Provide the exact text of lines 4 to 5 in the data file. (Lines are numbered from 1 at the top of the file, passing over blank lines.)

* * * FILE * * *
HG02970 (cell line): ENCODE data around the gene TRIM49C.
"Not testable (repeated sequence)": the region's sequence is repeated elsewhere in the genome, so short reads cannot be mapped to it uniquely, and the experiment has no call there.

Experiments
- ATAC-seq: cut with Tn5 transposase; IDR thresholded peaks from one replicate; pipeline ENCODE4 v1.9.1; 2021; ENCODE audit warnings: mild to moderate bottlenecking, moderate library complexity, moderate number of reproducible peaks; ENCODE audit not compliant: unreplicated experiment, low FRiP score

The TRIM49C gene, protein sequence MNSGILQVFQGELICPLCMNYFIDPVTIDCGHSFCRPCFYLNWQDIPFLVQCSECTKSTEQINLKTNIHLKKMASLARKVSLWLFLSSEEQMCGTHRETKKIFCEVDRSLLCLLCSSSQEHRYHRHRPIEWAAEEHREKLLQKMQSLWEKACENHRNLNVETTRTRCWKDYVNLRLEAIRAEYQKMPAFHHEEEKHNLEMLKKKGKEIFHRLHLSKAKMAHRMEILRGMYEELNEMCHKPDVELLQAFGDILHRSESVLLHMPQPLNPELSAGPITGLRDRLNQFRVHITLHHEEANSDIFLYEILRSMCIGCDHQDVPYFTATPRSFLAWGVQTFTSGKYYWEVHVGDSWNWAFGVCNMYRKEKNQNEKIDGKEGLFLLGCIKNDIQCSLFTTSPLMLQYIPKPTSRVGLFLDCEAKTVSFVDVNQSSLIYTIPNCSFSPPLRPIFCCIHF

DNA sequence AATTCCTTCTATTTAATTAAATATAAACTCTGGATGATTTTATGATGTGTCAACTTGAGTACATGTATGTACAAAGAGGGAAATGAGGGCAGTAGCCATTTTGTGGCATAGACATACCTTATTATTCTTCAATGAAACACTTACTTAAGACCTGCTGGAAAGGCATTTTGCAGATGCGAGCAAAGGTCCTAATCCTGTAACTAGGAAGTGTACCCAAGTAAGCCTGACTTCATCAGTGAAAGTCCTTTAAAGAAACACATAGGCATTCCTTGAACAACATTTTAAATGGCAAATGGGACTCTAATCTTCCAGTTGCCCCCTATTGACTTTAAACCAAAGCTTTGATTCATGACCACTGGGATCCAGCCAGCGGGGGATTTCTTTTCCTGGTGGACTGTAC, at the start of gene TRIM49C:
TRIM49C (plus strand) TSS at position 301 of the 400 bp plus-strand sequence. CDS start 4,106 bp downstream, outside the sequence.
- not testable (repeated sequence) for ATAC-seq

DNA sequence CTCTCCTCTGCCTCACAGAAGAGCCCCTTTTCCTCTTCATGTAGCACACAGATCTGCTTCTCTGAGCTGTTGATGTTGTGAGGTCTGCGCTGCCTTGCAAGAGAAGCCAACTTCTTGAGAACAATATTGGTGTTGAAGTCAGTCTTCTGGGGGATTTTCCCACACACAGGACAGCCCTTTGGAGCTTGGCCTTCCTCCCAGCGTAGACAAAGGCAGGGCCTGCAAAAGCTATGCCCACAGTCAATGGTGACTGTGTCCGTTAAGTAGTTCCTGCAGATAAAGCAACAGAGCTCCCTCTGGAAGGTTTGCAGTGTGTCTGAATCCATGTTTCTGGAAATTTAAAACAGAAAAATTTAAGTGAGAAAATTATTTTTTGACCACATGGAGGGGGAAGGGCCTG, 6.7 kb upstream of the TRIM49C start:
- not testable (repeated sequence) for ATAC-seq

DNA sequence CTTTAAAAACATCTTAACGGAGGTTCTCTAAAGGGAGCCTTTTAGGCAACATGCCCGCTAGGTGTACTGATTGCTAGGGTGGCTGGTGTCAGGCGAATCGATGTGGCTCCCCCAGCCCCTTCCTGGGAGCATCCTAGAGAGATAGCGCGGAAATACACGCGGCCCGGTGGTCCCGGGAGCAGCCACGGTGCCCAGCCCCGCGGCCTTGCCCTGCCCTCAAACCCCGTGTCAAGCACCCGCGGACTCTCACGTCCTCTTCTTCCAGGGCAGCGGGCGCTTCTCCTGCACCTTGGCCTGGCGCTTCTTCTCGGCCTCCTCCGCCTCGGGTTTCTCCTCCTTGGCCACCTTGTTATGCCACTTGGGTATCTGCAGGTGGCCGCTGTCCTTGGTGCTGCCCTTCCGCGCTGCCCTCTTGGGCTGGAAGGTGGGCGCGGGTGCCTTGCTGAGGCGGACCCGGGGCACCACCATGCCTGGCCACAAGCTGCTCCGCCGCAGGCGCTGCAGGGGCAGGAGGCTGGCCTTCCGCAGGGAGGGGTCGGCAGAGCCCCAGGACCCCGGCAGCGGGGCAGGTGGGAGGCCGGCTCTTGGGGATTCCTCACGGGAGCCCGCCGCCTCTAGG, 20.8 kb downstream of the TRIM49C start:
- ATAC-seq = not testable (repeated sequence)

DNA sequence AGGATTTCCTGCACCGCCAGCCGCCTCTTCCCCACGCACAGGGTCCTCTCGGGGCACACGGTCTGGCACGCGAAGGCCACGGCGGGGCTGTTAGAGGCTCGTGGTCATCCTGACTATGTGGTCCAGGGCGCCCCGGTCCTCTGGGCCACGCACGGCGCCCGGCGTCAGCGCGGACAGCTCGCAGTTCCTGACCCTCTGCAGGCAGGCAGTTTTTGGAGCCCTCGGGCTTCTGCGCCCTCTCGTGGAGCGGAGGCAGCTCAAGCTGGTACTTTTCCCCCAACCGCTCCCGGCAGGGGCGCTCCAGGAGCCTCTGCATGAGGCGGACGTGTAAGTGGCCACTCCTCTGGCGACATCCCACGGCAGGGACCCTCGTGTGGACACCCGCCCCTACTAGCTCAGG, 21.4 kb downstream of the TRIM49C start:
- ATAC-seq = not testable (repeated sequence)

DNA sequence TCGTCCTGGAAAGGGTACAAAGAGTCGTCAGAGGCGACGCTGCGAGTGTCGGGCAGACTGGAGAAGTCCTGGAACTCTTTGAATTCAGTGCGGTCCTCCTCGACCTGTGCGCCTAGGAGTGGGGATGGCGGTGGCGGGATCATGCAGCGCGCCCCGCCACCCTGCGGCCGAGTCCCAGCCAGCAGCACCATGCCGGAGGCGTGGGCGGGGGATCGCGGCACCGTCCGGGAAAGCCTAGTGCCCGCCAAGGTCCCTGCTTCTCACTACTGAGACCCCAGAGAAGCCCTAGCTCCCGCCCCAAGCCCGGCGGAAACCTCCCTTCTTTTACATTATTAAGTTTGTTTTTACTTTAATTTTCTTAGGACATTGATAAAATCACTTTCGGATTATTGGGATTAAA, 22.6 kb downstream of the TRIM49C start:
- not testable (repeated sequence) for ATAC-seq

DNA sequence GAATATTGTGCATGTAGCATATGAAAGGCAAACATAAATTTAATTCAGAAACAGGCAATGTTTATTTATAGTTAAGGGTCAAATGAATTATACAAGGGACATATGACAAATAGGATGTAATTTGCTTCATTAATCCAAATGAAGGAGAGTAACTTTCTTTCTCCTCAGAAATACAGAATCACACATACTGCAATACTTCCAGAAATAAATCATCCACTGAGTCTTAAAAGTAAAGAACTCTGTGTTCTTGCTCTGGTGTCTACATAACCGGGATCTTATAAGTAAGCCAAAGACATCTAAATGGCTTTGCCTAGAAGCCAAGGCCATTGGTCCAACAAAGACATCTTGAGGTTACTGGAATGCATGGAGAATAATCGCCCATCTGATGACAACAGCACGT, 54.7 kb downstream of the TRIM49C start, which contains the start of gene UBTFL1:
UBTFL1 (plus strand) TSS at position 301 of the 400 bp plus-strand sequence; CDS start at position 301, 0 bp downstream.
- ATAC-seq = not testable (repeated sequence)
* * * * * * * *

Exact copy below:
- ATAC-seq: cut with Tn5 transposase; IDR thresholded peaks from one replicate; pipeline ENCODE4 v1.9.1; 2021; ENCODE audit warnings: mild to moderate bottlenecking, moderate library complexity, moderate number of reproducible peaks; ENCODE audit not compliant: unreplicated experiment, low FRiP score

The TRIM49C gene, protein sequence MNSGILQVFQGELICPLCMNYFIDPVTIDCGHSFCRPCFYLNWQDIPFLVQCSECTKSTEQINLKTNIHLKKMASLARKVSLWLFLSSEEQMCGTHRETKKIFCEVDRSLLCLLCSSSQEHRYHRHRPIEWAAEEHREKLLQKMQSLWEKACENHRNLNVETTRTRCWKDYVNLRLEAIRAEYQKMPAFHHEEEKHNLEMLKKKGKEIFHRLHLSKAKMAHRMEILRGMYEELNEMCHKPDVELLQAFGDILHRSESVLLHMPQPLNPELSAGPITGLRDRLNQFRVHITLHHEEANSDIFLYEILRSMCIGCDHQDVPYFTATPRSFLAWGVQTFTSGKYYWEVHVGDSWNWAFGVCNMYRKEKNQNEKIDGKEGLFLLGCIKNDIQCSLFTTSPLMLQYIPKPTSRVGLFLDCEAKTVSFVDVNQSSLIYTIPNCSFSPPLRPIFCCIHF